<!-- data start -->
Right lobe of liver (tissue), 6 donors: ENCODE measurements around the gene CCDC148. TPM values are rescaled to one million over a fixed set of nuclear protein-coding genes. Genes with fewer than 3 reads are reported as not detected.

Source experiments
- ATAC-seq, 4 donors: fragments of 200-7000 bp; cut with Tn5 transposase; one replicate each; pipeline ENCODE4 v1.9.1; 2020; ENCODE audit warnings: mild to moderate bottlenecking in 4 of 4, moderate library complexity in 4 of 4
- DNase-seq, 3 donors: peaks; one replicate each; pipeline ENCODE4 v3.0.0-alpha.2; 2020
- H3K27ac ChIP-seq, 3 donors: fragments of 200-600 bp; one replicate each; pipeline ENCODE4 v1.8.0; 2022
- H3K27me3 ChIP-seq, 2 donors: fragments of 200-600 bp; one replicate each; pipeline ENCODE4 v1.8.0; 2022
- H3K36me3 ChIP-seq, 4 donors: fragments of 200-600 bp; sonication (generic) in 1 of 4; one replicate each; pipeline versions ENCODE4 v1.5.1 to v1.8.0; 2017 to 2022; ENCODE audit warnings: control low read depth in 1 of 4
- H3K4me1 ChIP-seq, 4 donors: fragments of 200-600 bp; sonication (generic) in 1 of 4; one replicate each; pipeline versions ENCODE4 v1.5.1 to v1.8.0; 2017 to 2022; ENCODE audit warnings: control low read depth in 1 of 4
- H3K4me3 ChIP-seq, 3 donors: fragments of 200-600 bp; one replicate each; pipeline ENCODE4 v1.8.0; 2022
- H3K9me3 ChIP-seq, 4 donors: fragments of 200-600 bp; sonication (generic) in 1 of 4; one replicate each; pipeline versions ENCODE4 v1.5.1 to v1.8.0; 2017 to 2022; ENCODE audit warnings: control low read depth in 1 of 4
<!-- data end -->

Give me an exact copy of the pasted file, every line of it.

Right lobe of liver (tissue), 6 donors: ENCODE measurements around the gene CCDC148. TPM values are rescaled to one million over a fixed set of nuclear protein-coding genes. Genes with fewer than 3 reads are reported as not detected.

Source experiments
- ATAC-seq, 4 donors: fragments of 200-7000 bp; cut with Tn5 transposase; one replicate each; pipeline ENCODE4 v1.9.1; 2020; ENCODE audit warnings: mild to moderate bottlenecking in 4 of 4, moderate library complexity in 4 of 4
- DNase-seq, 3 donors: peaks; one replicate each; pipeline ENCODE4 v3.0.0-alpha.2; 2020
- H3K27ac ChIP-seq, 3 donors: fragments of 200-600 bp; one replicate each; pipeline ENCODE4 v1.8.0; 2022
- H3K27me3 ChIP-seq, 2 donors: fragments of 200-600 bp; one replicate each; pipeline ENCODE4 v1.8.0; 2022
- H3K36me3 ChIP-seq, 4 donors: fragments of 200-600 bp; sonication (generic) in 1 of 4; one replicate each; pipeline versions ENCODE4 v1.5.1 to v1.8.0; 2017 to 2022; ENCODE audit warnings: control low read depth in 1 of 4
- H3K4me1 ChIP-seq, 4 donors: fragments of 200-600 bp; sonication (generic) in 1 of 4; one replicate each; pipeline versions ENCODE4 v1.5.1 to v1.8.0; 2017 to 2022; ENCODE audit warnings: control low read depth in 1 of 4
- H3K4me3 ChIP-seq, 3 donors: fragments of 200-600 bp; one replicate each; pipeline ENCODE4 v1.8.0; 2022
- H3K9me3 ChIP-seq, 4 donors: fragments of 200-600 bp; sonication (generic) in 1 of 4; one replicate each; pipeline versions ENCODE4 v1.5.1 to v1.8.0; 2017 to 2022; ENCODE audit warnings: control low read depth in 1 of 4